What Every Surrogate Needs to Know About Twin/Triplet Pregnancies
Can I tell you about the worst day of my life? It’s relevant—I promise. The worst day of my life was when I was discharged from the hospital after giving birth and had to leave my newborn babies behind in the NICU.
I tell you this because I want you to know that twin (and triplet) pregnancies are not just about “awww, twins are so cute” or “twins are a lot more work.” The reality is that a multiples pregnancy is way more risky than a singleton pregnancy. Please, please, please, pretty please, think hard before transferring more than one embryo. I know there are situations where a double embryo transfer is appropriate, but this should be the exception not the rule. Your goal with surrogacy should be a healthy singleton pregnancy.
That said, here’s what every surrogate needs to know about twin/triplet pregnancies:
Your health: Some of the increased risks include serious harm to your own health, including losing your fertility.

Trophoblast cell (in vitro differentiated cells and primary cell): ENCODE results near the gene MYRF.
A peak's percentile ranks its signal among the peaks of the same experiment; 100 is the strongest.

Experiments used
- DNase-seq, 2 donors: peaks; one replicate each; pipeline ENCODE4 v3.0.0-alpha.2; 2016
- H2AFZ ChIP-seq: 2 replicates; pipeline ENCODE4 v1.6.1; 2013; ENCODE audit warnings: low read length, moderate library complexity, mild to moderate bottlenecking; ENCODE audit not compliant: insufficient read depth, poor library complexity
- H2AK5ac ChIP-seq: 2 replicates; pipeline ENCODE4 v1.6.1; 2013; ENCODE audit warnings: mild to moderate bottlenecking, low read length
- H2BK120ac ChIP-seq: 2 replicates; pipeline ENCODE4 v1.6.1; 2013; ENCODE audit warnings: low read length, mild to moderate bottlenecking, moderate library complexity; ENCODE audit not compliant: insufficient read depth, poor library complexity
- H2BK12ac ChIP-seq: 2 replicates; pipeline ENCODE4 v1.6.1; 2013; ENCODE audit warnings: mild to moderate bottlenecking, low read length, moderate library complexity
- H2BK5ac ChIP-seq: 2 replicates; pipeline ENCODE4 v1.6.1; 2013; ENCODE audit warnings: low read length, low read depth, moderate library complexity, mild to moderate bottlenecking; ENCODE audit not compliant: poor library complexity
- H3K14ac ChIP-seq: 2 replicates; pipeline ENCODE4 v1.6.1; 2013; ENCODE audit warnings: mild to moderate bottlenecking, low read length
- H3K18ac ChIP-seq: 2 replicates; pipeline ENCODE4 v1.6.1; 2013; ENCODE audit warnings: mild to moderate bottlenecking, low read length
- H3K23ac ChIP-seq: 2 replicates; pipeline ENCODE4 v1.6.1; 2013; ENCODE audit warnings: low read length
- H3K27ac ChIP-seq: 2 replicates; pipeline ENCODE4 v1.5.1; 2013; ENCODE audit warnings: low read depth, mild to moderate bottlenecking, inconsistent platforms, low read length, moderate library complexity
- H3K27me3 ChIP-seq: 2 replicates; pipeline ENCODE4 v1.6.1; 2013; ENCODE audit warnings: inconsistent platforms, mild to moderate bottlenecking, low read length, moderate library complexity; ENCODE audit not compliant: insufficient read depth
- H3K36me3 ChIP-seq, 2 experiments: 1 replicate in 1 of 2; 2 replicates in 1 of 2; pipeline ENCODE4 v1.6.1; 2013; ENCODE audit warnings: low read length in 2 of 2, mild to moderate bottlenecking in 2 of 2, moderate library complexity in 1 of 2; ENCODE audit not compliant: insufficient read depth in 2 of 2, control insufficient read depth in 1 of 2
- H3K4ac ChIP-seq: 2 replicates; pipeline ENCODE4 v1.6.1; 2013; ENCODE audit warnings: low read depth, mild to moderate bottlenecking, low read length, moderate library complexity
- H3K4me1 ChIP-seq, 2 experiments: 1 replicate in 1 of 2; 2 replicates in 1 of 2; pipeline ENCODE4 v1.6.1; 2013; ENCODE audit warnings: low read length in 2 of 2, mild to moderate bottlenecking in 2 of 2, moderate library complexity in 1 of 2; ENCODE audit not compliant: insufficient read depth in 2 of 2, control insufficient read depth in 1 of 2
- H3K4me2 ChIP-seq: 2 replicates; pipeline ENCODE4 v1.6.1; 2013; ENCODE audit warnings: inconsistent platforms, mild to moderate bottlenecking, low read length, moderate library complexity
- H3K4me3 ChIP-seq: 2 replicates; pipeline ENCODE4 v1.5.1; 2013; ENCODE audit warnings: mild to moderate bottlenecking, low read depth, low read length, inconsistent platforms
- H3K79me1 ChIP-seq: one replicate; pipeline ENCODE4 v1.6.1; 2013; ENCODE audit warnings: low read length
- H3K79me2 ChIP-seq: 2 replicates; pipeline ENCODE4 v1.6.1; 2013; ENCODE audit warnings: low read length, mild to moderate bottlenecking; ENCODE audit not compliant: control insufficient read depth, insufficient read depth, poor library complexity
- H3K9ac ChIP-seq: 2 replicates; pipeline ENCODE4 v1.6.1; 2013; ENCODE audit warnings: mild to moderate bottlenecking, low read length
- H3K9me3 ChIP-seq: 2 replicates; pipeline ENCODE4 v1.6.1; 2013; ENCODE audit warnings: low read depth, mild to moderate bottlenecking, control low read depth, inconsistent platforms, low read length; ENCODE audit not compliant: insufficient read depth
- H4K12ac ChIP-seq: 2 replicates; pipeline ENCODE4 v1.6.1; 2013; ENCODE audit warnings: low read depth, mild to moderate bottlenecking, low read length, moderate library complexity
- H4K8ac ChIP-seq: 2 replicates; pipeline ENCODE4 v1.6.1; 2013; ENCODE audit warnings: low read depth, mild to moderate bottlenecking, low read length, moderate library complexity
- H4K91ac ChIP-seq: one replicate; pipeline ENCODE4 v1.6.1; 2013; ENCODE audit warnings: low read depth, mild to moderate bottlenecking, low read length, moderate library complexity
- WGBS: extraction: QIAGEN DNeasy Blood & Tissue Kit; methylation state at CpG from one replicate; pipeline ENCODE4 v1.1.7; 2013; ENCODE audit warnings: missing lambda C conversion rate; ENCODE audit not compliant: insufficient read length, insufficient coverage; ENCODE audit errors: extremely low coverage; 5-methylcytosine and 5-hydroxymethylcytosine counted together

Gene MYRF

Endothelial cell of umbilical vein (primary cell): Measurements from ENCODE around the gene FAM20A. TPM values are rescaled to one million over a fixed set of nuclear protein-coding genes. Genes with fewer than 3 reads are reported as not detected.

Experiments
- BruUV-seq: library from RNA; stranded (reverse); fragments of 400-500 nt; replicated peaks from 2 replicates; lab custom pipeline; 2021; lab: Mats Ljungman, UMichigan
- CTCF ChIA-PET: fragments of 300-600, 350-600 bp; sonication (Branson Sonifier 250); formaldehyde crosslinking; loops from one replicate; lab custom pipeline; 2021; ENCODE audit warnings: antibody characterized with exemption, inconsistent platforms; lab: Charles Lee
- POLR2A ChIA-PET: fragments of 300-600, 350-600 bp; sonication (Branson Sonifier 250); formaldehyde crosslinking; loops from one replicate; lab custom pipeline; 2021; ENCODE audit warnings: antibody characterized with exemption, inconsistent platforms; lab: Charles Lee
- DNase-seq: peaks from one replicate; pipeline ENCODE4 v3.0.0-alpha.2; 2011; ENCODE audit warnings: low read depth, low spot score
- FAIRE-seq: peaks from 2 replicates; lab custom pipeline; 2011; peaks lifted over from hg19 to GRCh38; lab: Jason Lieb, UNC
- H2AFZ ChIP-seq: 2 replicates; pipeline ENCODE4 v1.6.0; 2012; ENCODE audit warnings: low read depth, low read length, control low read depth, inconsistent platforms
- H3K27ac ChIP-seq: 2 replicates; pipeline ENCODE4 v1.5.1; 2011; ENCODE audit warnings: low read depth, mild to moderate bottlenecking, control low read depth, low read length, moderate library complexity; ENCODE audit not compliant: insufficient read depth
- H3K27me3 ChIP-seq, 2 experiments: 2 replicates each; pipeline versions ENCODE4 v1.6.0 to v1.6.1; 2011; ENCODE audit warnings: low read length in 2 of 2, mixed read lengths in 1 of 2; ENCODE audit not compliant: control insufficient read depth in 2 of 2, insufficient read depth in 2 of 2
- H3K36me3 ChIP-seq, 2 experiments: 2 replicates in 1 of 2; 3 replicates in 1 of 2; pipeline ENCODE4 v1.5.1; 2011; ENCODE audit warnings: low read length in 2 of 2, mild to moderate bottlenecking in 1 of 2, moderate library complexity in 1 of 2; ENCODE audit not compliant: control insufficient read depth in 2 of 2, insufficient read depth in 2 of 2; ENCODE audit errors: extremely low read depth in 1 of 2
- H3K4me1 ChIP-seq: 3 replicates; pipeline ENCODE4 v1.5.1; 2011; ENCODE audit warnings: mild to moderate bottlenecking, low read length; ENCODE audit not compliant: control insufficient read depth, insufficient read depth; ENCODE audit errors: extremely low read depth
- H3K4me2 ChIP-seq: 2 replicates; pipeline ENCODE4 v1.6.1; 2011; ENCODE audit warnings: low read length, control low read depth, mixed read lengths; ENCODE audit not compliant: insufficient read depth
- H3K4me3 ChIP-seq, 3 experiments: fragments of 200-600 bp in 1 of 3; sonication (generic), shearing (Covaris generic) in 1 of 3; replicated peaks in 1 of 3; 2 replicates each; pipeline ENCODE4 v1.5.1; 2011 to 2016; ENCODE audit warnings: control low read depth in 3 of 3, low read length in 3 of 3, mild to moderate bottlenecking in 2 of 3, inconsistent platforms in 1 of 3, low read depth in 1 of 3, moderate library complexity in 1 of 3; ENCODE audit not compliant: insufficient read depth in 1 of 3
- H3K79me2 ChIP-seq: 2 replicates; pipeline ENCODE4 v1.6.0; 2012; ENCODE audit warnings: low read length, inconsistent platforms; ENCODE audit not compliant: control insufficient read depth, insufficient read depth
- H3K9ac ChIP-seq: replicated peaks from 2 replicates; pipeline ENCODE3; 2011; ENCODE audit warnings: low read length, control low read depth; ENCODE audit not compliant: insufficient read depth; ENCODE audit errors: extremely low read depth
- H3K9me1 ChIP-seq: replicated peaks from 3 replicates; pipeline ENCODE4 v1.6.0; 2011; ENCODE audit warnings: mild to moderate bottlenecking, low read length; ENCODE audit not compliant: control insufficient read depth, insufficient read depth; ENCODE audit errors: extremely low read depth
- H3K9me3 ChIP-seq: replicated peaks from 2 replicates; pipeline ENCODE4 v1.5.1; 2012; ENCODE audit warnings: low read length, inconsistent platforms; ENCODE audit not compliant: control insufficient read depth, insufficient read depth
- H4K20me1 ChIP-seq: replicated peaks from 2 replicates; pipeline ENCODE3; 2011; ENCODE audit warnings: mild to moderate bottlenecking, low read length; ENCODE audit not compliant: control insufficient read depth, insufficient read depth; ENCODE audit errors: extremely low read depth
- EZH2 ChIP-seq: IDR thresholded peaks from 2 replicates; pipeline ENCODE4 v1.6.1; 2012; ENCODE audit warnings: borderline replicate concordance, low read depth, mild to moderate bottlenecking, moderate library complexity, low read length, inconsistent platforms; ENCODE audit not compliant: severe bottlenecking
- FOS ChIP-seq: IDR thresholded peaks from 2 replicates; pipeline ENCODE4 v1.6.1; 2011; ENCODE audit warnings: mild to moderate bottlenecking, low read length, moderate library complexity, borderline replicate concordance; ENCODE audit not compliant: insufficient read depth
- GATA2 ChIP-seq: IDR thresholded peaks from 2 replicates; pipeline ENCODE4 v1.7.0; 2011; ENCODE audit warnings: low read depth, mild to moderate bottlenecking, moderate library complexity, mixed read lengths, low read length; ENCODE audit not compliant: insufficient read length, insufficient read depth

And the health of the babies: Other risks are to the babies—the most serious risk involves delivering the babies too early, resulting in death or long-term disability for the babies.
It's expensive: High risk pregnancies are more expensive than low risk pregnancies. It can actually be cheaper for intended parents to pursue two separate singleton journeys than to have preemie twins.
It's traumatic: Delivering preemies is frightening. Seeing little tiny babies hooked up to all sorts of machines is never an easy experience, even when they are not your own children. (FYI, those two kiddos in the photos are mine, and they are fine now, but it was not an easy journey to get to “fine”).
It can disqualify you from another journey: Your risks of a premature delivery skyrocket with twins, and a premature delivery will disqualify you from pursuing surrogacy again in the future. You are also at increased risk of requiring a c-section which can limit your future surrogacy opportunities. And the risks of losing your fertility entirely—by losing your uterus—go up with multiple births.
It's not your typical delivery: Two babies means you often have to deliver in an operating room, in case an immediate c-section becomes necessary. And worse, you can end up with both a vaginal delivery and a c-section. At most hospitals, triplets result in an automatic c-section. If you hoped for an easy vaginal delivery, don't count on it.